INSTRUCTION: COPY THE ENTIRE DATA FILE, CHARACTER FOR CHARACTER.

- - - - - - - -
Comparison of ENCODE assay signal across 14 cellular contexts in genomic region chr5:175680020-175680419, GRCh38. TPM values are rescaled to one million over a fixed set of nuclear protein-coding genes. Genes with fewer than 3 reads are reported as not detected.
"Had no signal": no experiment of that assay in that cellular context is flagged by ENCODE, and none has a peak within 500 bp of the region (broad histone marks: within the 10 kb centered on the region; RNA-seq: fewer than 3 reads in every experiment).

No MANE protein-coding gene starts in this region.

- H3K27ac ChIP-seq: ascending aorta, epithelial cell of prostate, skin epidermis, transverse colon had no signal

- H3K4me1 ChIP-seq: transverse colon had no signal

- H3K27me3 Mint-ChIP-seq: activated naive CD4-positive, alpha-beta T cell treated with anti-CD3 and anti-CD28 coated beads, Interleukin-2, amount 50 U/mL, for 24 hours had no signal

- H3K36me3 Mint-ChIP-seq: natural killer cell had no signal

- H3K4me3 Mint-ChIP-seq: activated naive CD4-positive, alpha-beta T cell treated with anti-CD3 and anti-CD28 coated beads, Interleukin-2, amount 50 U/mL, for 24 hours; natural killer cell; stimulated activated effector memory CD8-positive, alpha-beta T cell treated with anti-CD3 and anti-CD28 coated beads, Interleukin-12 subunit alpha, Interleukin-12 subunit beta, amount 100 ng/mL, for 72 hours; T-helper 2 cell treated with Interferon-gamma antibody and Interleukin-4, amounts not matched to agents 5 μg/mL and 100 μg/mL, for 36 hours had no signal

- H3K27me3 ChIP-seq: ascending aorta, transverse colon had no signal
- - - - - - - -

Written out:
Comparison of ENCODE assay signal across 14 cellular contexts in genomic region chr5:175680020-175680419, GRCh38. TPM values are rescaled to one million over a fixed set of nuclear protein-coding genes. Genes with fewer than 3 reads are reported as not detected.
"Had no signal": no experiment of that assay in that cellular context is flagged by ENCODE, and none has a peak within 500 bp of the region (broad histone marks: within the 10 kb centered on the region; RNA-seq: fewer than 3 reads in every experiment).

No MANE protein-coding gene starts in this region.

- H3K27ac ChIP-seq: ascending aorta, epithelial cell of prostate, skin epidermis, transverse colon had no signal

- H3K4me1 ChIP-seq: transverse colon had no signal

- H3K27me3 Mint-ChIP-seq: activated naive CD4-positive, alpha-beta T cell treated with anti-CD3 and anti-CD28 coated beads, Interleukin-2, amount 50 U/mL, for 24 hours had no signal

- H3K36me3 Mint-ChIP-seq: natural killer cell had no signal

- H3K4me3 Mint-ChIP-seq: activated naive CD4-positive, alpha-beta T cell treated with anti-CD3 and anti-CD28 coated beads, Interleukin-2, amount 50 U/mL, for 24 hours; natural killer cell; stimulated activated effector memory CD8-positive, alpha-beta T cell treated with anti-CD3 and anti-CD28 coated beads, Interleukin-12 subunit alpha, Interleukin-12 subunit beta, amount 100 ng/mL, for 72 hours; T-helper 2 cell treated with Interferon-gamma antibody and Interleukin-4, amounts not matched to agents 5 μg/mL and 100 μg/mL, for 36 hours had no signal

- H3K27me3 ChIP-seq: ascending aorta, transverse colon had no signal